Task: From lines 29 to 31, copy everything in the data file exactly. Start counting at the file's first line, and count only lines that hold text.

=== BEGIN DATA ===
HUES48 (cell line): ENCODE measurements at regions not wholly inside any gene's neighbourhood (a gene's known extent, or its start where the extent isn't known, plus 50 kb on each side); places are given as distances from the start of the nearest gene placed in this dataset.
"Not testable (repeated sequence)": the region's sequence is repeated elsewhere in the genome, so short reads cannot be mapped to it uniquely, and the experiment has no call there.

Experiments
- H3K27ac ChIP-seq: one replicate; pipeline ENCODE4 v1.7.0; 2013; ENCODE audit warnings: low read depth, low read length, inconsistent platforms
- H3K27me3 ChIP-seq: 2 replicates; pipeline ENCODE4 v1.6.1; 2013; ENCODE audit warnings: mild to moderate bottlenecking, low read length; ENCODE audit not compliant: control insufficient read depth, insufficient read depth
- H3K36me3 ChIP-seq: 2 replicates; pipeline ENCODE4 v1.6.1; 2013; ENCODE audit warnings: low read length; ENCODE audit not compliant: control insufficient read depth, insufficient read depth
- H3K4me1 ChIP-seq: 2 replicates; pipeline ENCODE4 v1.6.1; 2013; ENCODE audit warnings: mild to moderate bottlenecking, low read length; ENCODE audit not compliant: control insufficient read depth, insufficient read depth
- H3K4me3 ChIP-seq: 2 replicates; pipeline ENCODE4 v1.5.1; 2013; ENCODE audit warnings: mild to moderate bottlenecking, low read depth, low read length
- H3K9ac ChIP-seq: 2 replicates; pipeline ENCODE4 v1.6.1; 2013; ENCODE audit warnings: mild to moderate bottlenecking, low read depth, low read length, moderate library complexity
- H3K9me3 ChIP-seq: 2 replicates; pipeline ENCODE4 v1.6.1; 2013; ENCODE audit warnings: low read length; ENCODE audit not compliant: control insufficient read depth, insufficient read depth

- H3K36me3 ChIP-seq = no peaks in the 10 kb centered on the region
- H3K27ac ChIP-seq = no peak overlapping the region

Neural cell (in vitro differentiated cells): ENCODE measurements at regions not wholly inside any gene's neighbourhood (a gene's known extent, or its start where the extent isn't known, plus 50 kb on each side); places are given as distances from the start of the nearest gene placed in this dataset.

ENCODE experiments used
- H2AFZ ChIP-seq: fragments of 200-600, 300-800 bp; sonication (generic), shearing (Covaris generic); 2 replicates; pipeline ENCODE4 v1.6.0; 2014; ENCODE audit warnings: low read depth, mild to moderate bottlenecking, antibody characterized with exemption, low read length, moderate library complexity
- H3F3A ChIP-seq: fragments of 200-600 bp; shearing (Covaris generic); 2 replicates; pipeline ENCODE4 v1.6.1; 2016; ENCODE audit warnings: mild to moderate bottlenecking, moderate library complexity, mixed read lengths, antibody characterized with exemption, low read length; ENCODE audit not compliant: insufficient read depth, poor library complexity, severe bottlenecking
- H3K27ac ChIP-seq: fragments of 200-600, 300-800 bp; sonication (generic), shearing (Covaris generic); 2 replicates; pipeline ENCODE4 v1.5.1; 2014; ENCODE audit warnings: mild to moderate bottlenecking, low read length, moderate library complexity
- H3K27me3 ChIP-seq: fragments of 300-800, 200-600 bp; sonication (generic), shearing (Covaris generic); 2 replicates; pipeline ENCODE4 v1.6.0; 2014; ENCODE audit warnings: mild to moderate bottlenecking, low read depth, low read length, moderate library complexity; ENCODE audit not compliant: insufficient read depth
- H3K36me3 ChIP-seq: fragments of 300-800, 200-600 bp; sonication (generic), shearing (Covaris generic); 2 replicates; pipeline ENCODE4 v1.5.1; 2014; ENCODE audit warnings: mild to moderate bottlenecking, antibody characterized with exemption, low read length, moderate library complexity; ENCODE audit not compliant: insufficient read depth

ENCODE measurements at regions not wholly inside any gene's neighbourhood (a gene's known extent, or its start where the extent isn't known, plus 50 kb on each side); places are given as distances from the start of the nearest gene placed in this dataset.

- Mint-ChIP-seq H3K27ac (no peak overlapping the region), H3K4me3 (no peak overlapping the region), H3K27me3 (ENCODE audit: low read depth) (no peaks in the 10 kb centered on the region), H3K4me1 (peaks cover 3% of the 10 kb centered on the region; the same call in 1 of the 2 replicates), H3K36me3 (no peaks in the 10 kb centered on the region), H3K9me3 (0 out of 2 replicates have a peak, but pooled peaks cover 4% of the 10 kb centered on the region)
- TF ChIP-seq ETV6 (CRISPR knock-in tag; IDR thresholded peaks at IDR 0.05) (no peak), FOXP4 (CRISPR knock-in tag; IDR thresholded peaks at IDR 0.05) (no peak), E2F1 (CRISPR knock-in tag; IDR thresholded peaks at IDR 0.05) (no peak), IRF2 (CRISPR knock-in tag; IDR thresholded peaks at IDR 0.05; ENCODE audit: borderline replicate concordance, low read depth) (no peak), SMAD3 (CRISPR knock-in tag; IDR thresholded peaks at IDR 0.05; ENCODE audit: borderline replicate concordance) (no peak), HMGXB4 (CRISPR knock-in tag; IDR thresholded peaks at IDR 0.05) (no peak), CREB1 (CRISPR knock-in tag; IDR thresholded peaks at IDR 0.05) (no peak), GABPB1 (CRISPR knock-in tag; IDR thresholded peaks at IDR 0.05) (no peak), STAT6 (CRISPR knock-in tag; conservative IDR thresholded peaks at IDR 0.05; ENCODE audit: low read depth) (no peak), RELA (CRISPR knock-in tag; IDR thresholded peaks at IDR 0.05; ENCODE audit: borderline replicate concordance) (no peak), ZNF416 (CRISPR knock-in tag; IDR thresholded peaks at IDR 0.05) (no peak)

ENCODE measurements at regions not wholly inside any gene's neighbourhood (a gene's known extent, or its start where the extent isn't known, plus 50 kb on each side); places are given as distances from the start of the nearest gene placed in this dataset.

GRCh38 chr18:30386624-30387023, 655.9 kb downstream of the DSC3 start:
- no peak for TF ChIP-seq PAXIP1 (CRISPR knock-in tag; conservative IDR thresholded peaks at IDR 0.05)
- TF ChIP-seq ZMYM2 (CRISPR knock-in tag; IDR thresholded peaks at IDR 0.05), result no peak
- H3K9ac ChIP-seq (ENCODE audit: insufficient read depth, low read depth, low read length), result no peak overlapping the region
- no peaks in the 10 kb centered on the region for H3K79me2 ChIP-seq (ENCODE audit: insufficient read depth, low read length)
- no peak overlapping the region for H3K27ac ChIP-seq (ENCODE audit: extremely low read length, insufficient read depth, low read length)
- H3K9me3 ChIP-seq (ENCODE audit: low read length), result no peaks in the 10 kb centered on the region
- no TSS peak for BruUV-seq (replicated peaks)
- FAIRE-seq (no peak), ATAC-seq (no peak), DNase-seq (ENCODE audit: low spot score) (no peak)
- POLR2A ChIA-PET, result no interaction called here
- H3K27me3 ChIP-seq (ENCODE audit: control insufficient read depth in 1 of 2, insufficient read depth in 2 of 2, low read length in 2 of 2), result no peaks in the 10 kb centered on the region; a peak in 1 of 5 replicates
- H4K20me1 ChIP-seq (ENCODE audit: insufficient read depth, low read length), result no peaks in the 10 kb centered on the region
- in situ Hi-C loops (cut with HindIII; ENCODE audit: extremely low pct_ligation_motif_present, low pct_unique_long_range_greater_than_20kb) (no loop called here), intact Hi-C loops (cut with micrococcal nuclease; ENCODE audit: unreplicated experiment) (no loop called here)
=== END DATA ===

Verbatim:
- no peak overlapping the region for H3K27ac ChIP-seq (ENCODE audit: extremely low read length, insufficient read depth, low read length)
- H3K9me3 ChIP-seq (ENCODE audit: low read length), result no peaks in the 10 kb centered on the region
- no TSS peak for BruUV-seq (replicated peaks)